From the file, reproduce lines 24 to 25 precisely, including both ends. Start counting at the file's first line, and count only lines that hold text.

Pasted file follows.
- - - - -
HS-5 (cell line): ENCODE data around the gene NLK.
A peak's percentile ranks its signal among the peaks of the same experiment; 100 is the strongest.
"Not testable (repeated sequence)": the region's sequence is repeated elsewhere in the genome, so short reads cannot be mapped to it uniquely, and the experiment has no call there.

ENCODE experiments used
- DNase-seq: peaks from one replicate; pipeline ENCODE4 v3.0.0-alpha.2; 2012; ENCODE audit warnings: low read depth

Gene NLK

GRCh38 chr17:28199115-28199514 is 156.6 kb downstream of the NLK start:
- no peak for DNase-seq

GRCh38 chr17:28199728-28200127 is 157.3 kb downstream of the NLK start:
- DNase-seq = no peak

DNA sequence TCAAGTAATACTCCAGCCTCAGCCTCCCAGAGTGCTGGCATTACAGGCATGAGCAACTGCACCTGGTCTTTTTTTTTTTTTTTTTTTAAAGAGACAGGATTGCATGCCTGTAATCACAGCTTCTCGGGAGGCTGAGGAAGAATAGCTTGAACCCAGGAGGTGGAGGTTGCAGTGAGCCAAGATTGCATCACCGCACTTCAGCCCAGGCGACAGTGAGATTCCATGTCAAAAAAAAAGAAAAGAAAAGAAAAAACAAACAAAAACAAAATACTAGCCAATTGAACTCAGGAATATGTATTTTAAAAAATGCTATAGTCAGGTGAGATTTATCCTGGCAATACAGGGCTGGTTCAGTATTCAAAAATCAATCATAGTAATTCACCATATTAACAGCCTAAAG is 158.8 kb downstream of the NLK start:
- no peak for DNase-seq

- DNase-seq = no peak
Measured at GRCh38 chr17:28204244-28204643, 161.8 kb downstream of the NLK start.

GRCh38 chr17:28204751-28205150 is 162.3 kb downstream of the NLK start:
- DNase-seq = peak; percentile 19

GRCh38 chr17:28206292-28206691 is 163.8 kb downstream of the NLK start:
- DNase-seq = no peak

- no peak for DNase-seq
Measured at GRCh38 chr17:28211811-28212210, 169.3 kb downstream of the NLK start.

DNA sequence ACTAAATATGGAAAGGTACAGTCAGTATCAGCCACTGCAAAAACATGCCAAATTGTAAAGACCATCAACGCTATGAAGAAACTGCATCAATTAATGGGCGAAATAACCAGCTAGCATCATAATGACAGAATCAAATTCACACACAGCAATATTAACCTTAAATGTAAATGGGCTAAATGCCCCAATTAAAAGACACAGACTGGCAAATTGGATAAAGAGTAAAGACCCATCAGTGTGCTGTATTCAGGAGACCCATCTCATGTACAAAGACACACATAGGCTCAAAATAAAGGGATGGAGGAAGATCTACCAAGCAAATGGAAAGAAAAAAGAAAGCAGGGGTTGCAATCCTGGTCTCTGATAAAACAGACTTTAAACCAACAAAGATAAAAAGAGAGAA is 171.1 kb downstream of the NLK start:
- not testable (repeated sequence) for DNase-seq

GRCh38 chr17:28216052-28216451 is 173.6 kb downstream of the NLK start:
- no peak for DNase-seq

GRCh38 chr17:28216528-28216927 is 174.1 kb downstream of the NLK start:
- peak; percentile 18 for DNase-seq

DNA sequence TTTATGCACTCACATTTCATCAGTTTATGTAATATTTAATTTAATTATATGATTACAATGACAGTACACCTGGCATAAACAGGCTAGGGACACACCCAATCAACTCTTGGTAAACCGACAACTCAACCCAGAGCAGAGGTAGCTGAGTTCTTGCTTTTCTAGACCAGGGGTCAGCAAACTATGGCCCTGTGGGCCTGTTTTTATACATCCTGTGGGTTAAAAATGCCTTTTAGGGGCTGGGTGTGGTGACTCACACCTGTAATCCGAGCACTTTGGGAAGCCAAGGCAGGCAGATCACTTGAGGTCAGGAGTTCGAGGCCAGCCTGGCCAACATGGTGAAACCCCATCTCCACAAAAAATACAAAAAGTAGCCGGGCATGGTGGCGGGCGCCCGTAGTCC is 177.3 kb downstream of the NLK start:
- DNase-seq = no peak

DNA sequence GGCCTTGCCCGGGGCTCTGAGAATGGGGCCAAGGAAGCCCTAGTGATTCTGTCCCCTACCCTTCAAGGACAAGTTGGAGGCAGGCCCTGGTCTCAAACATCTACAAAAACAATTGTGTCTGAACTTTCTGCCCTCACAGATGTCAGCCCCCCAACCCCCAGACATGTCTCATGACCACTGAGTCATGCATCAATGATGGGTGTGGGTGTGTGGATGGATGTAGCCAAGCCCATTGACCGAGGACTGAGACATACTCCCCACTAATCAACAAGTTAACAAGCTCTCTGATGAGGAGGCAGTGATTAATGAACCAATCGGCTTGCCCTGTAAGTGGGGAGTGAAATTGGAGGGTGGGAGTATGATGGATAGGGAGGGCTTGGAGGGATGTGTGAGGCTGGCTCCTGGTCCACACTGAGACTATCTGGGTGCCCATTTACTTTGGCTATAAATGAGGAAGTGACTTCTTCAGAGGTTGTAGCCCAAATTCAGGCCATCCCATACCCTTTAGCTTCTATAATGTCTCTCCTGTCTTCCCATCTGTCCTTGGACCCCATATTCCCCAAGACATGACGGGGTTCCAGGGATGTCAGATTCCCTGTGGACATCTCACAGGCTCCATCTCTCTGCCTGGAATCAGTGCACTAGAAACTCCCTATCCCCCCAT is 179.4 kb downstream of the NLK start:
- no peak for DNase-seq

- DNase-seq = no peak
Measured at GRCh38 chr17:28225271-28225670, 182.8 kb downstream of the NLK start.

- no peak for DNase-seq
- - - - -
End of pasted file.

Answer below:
- no peak for DNase-seq

GRCh38 chr17:28216528-28216927 is 174.1 kb downstream of the NLK start: